Workers' Compensation

Understanding the workers’ comp system is key to you receiving all the benefits you are entitled to. Read to learn what workers' comp is & how to get benefits.

If you get hurt or become sick on the job, you probably have the right to compensation in the form of workers' comp benefits. In fact, workers' comp may be your only remedy for work-related injuries. Understanding the workers' comp system is key to ensuring that you receive all the benefits to which you're entitled.

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What Is Workers' Compensation?

Workers' compensation is a system created by state law to provide benefits to employees who sustain on-the-job injuries, while also protecting employers from the liability of employee lawsuits. Under the workers' comp system, employees are entitled to lost income and medical expenses when they suffer a work-related injury or illness, regardless of who was at fault. In return for these benefits, employees give up the right to sue their employers in court for workplace injuries.

Workers' comp laws can differ substantially from state to state, so it's important to be familiar with the laws in your particular area. But there are many similarities among the states as far as who is eligible for workers' comp, what injuries are covered, the types of benefits available, and the process for making a workers' comp claim.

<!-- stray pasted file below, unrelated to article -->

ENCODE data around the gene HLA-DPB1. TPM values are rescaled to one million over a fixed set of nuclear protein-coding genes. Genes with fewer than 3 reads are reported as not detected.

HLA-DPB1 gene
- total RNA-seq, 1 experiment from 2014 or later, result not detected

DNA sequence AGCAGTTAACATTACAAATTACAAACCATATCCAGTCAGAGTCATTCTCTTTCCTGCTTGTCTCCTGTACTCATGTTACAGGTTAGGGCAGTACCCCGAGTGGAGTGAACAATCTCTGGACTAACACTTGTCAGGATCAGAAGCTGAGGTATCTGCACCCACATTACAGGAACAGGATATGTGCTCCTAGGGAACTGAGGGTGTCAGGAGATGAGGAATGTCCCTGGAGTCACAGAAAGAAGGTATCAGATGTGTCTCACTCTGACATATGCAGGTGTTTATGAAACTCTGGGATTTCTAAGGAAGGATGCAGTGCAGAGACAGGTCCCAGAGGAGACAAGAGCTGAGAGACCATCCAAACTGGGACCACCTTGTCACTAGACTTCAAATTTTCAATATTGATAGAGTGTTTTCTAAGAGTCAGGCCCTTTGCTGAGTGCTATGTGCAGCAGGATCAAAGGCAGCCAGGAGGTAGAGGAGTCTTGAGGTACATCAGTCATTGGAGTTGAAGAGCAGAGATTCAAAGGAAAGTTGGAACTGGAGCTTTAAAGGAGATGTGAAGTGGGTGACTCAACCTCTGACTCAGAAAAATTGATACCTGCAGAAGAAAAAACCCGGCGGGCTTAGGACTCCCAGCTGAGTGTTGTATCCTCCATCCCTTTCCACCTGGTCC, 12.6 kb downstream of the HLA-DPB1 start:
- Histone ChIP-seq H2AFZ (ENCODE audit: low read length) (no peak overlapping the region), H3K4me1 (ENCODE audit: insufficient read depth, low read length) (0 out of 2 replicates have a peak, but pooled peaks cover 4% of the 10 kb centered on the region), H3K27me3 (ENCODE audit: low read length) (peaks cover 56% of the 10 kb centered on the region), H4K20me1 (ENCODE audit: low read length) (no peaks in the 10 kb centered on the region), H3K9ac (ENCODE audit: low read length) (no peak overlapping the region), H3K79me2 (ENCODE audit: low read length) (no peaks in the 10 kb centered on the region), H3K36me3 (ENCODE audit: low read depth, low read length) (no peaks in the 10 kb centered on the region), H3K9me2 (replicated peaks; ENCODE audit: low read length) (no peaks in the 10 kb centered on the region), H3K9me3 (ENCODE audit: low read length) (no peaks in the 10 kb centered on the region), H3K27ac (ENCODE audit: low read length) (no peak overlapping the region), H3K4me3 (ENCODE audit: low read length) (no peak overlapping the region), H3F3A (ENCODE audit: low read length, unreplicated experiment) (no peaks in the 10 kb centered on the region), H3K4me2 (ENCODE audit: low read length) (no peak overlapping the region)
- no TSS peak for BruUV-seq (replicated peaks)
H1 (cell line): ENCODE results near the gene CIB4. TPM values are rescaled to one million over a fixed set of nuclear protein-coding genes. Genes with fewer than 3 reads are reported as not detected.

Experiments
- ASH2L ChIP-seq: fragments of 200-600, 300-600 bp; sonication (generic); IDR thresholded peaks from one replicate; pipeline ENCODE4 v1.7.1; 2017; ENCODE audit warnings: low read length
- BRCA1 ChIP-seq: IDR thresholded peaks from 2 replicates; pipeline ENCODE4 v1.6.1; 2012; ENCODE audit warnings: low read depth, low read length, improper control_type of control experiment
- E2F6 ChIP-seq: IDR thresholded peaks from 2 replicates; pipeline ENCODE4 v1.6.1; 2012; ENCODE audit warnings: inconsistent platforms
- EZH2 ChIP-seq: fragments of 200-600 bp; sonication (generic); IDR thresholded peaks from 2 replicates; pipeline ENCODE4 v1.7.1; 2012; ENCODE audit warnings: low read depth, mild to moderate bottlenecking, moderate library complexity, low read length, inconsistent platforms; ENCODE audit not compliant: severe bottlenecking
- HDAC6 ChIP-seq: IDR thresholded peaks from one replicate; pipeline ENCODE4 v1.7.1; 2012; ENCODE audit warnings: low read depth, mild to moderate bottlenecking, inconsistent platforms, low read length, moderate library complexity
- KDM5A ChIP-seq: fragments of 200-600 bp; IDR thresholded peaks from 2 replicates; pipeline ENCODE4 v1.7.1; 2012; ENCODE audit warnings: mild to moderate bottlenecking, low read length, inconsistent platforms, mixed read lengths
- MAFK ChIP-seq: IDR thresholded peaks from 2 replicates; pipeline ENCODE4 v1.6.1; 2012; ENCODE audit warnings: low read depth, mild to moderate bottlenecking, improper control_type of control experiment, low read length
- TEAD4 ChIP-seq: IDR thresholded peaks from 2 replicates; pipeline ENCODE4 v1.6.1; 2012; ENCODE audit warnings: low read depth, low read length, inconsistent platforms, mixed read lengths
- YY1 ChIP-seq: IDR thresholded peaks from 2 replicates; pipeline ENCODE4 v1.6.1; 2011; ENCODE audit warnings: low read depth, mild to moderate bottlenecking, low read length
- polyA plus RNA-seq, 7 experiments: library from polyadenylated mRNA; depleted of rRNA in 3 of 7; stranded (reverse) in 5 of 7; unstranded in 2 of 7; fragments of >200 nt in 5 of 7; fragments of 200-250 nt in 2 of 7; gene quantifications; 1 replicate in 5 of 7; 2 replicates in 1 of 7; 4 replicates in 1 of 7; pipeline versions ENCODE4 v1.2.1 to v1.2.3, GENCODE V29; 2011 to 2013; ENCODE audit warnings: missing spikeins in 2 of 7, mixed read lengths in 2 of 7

How Much Are Workers' Compensation Benefits?

Benefit amounts vary from state to state, but it's fairly typical for states to provide two-thirds of your previous wages in benefits, subject to a weekly cap. In addition, workers' comp benefits can cover the cost of your medical care.

A number of factors determine exactly how much you'll receive in workers' comp, and for how long. They include:

  • whether and for how long you're unable to work
  • the severity of your illness or injury, and
  • the rules in your state.

As you'd expect, temporary injuries are typically worth less than permanent ones. Likewise, if your injuries have left you "totally disabled" (that is, completely unable to work), you'll receive more than if you're only "partially disabled" (still able to perform a less demanding job).

Am I Eligible for Workers' Compensation Benefits?

To be eligible for workers' comp, you must meet your state's deadlines for reporting your injury and filing a workers' comp claim. In addition, all of the following must be true:

  • You must be an employee.
  • Your injury or illness must be work-related.
  • Your employer must have workers' comp insurance.
  • Your job must be the type that is covered by workers' comp.

Below we'll discuss these criteria in more detail.

You Must Be an Employee

The workers' comp system is designed to protect employees who suffer work-related injuries. It does not protect workers who are not employees, such as independent contractors and volunteers.

However, just because you are called an independent contractor doesn't mean you are one. Whether workers are employees or independent contractors in the eyes of the law typically depends not on what they are called or how they are classified for tax purposes, but on how much control they have over their work.

Volunteers generally aren't entitled to workers' comp coverage, but some states make exceptions for certain volunteers, such as volunteer firefighters or police officers.

Your Injury or Illness Must Be Work-Related